Background: The nature of perceptual-cognitive expertise in interactive sports has gained more and more scientific interest over the last two decades. Research to understand how this expertise can be developed has not been addressed profoundly yet. In approaches to study this with interventional designs, only few studies have scrutinized several levels of transfer such as to the field. Therefore, the aim of this study was to examine the efficacy of a generic off-court perceptual-cognitive training in elite volleyball players on three different levels: task-specific, near-transfer, and far-transfer effects. Based on overlapping cognitive processes between training and testing, we hypothesized task-specific improvements as well as positive near- and far-transfer effects after a multiple-object tracking training intervention. Methods: Twenty-two volleyball experts completed a 8-week three-dimensional (3D) multiple-object tracking (3D-MOT) training intervention. A control group (n = 21; volleyball experts also) participated in regular ball practice only. Before and after training, both groups performed tests on the 3D-MOT, four near-transfer tests in cognitive domains, and a far-transfer, lab-based, and volleyball-specific blocking test. Results: The results of the 2 × 2 analysis of variance (ANOVA) (group, time) showed significant interaction effects in the 3D-MOT task [F(1,40) = 93.10; p < 0.001; = 0.70] and in two near-transfer tests [sustained attention: F(1,40) = 15.45; p < 0.001; = 0.28; processing speed: F(1,40) = 12.15; p = 0.001; = 0.23]. No significant interaction effects were found in the far-transfer volleyball test. Conclusions: Our study suggests positive effects in task-specific and two near-transfer tests of a perceptual-cognitive intervention in elite volleyball athletes. This supports a partial overlap in cognitive processing between practice and tests with the result of positive near-transfer. However, there are no significant effects in far-transfer testing. Although these current results are promising, it is still unclear how far-transfer effects of a generic perceptual-cognitive training intervention can be assured.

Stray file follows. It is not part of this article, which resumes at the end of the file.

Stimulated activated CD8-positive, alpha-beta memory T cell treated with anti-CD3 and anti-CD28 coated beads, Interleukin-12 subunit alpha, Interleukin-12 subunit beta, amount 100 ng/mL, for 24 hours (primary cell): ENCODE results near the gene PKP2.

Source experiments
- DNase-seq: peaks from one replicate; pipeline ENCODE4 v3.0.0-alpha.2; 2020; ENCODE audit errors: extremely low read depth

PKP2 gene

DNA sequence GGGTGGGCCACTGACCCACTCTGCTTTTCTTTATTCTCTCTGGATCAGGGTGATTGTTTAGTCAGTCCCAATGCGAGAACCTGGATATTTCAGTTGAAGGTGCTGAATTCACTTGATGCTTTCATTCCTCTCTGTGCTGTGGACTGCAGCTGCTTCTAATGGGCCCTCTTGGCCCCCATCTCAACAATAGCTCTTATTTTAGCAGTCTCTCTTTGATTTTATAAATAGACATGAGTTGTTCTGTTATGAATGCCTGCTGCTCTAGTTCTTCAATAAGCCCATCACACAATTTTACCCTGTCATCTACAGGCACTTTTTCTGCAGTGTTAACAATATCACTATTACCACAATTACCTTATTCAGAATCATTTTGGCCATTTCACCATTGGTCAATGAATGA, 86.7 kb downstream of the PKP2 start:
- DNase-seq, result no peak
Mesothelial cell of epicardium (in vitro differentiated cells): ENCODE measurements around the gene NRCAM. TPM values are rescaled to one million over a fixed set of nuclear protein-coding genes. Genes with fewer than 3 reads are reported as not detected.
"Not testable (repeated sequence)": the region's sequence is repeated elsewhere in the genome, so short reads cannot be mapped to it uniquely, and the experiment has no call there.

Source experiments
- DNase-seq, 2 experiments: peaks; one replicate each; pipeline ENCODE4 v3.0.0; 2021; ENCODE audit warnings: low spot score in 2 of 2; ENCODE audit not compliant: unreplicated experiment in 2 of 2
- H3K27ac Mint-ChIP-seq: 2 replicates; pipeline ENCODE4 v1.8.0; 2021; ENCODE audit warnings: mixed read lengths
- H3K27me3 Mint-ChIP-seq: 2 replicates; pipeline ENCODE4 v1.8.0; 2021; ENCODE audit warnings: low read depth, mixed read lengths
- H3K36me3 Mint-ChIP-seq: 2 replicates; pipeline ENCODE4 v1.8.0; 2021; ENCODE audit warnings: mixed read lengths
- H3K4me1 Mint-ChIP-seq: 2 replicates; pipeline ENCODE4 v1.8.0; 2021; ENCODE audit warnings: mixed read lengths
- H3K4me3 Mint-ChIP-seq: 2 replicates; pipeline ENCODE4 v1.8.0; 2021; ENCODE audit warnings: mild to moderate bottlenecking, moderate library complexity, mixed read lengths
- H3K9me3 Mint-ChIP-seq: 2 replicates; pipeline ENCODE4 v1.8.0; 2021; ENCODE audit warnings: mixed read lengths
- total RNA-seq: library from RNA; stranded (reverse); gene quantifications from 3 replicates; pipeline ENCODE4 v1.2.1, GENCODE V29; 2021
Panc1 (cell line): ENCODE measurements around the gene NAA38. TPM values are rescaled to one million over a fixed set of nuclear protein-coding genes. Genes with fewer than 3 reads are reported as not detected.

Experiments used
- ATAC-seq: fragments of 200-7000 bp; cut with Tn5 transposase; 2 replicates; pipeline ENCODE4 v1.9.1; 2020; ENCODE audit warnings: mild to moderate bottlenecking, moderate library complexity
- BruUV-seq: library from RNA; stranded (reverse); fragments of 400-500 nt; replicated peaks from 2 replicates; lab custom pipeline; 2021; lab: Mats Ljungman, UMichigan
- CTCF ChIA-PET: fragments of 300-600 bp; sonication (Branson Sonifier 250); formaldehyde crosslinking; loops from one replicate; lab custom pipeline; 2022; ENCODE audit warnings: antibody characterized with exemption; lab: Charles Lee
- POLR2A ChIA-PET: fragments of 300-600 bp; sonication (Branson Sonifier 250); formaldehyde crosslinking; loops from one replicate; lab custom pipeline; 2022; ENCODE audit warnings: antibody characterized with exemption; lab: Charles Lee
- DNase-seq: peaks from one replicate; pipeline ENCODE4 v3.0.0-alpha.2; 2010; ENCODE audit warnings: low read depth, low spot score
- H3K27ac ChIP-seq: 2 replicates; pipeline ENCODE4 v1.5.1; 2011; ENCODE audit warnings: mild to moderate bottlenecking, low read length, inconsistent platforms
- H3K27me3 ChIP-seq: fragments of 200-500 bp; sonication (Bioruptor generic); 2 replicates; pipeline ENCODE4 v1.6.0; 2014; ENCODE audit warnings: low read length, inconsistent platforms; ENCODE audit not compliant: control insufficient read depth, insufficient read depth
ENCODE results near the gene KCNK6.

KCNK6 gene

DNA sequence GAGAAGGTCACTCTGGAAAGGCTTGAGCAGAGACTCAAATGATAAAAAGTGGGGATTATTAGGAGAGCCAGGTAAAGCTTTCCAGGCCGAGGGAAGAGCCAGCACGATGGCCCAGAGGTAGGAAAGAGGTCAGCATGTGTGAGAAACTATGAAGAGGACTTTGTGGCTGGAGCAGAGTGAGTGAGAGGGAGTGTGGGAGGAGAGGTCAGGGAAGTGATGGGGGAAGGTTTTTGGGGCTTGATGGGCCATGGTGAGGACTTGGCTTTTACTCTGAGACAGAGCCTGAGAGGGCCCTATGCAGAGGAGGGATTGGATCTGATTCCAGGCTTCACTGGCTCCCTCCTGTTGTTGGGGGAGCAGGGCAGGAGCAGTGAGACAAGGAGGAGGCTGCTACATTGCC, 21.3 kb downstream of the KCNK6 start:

Keywords: elite athletes; multiple-object tracking; perceptual-cognitive expertise; skill transfer; training intervention.